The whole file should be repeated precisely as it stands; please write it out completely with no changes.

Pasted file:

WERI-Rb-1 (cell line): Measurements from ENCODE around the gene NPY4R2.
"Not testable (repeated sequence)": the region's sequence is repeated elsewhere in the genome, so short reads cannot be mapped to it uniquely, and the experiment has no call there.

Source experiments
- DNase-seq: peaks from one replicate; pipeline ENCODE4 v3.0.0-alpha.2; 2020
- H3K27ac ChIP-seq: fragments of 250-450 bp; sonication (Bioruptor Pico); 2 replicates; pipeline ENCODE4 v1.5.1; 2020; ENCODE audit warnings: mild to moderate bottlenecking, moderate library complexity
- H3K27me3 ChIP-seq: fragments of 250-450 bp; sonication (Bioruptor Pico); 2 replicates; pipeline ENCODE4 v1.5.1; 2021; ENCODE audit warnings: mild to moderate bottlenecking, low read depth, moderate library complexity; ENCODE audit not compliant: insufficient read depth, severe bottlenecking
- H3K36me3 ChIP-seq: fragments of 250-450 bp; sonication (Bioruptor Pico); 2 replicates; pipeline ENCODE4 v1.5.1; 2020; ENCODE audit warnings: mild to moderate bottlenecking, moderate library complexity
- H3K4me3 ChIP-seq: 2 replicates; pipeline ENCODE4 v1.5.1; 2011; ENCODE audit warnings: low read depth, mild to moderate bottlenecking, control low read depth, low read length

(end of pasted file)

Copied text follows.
WERI-Rb-1 (cell line): Measurements from ENCODE around the gene NPY4R2.
"Not testable (repeated sequence)": the region's sequence is repeated elsewhere in the genome, so short reads cannot be mapped to it uniquely, and the experiment has no call there.

Source experiments
- DNase-seq: peaks from one replicate; pipeline ENCODE4 v3.0.0-alpha.2; 2020
- H3K27ac ChIP-seq: fragments of 250-450 bp; sonication (Bioruptor Pico); 2 replicates; pipeline ENCODE4 v1.5.1; 2020; ENCODE audit warnings: mild to moderate bottlenecking, moderate library complexity
- H3K27me3 ChIP-seq: fragments of 250-450 bp; sonication (Bioruptor Pico); 2 replicates; pipeline ENCODE4 v1.5.1; 2021; ENCODE audit warnings: mild to moderate bottlenecking, low read depth, moderate library complexity; ENCODE audit not compliant: insufficient read depth, severe bottlenecking
- H3K36me3 ChIP-seq: fragments of 250-450 bp; sonication (Bioruptor Pico); 2 replicates; pipeline ENCODE4 v1.5.1; 2020; ENCODE audit warnings: mild to moderate bottlenecking, moderate library complexity
- H3K4me3 ChIP-seq: 2 replicates; pipeline ENCODE4 v1.5.1; 2011; ENCODE audit warnings: low read depth, mild to moderate bottlenecking, control low read depth, low read length